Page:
The term Hellenistic itself is derived from Ἕλλην (Héllēn), the Greeks' traditional name for themselves. It was coined by the historian Johann Gustav Droysen to refer to the spreading of Greek culture and colonization over the non-Greek lands that were conquered by Alexander the Great in the 4th century BC. There has been much debate about the validity of Droysen's ideas; leading many to reject the label 'Hellenistic' (at least in the specific meaning of Droysen). However, the term Hellenistic can still be usefully applied to this period in history; and moreover, no better general term exists to do so.
The nominal start of the Hellenistic period is usually taken as the death of Alexander the Great, in Babylon, in 323 BC. During the previous decade of campaigning Alexander had conquered the whole Persian Empire, overthrowing the Persian King Darius III. The conquered lands included Asia Minor, Assyria, the Levant, Egypt, Mesopotamia, Media, Persia, and parts of modern Afghanistan, Pakistan, and the steppes of central Asia. Alexander had made no especial preparations for the succession to his new-found empire (dying, as he did, at a young age), and on his death-bed (apocryphally) willed his it to "the strongest.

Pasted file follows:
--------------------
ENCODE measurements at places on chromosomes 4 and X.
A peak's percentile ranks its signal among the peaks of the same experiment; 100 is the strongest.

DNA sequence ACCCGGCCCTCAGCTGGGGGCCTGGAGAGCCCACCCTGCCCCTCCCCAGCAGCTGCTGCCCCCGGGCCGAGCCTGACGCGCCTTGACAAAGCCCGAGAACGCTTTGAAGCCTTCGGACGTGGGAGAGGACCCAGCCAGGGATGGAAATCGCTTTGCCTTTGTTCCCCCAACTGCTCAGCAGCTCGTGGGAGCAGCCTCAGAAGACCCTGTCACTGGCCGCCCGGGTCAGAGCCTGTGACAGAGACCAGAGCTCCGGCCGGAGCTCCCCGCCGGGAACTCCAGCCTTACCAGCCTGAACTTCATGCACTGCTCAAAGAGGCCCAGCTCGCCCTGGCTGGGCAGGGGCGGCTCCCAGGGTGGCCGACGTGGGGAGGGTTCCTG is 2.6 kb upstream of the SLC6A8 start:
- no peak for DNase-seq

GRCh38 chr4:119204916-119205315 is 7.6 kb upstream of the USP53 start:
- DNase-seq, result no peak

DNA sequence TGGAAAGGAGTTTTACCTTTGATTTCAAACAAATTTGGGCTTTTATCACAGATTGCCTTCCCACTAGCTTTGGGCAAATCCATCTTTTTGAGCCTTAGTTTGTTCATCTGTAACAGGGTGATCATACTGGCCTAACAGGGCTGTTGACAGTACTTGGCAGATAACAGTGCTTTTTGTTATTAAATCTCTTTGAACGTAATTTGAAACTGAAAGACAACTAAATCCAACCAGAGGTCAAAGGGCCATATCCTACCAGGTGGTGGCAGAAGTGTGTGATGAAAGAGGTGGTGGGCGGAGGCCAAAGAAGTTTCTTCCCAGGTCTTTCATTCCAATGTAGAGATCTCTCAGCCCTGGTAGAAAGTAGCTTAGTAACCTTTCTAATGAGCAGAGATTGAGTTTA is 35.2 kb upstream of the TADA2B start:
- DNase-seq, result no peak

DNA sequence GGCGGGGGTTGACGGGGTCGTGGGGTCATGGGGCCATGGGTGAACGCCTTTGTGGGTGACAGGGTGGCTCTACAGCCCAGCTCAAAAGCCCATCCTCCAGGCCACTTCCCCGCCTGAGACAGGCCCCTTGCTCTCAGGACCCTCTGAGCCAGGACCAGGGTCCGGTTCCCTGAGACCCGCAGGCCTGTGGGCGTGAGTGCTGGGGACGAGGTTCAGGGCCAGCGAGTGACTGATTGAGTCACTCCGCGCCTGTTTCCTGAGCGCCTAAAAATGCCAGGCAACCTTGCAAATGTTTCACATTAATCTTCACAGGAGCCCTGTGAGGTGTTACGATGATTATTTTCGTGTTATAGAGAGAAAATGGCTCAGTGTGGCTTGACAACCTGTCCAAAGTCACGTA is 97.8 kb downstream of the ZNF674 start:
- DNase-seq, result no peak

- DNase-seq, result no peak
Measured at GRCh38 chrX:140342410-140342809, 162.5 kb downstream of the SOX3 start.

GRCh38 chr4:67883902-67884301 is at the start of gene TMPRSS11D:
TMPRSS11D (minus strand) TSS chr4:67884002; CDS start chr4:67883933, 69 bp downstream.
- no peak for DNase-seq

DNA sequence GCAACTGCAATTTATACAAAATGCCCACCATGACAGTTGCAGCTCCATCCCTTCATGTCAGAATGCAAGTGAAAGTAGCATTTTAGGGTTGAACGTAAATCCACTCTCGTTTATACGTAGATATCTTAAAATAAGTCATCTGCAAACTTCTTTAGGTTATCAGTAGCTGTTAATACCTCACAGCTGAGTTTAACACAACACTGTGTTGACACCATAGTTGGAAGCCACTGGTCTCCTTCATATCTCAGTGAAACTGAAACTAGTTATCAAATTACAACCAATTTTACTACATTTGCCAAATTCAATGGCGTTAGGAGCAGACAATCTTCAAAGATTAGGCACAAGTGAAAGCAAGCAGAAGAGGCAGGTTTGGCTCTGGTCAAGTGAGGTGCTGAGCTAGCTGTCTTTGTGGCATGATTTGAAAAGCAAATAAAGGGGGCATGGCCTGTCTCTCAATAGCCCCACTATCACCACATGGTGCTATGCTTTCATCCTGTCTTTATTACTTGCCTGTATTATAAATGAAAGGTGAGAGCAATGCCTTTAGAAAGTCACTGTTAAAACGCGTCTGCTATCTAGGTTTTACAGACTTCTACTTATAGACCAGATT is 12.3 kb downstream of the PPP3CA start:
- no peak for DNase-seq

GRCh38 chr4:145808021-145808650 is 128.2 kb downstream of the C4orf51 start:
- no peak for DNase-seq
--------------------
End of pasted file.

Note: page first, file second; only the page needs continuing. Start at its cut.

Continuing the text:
The result was a state of internecine warfare between his generals (the Diadochi, or 'Successors'), which lasted for forty years before a more-or-less stable settlement was established, resulting in four major domains:
Each of these kingdoms has, thereafter, a noticeably individual development and history. For the most part, those histories are of gradual decline, with most ending in absorption by the Roman Republic. However, it is clear that the rulers of these kingdoms still considered themselves Greek, and furthermore, recognised that the other Hellenistic realms were also Greek and not 'barbarian'. Thus we find constant cycles of alliances, marriages and wars between these states .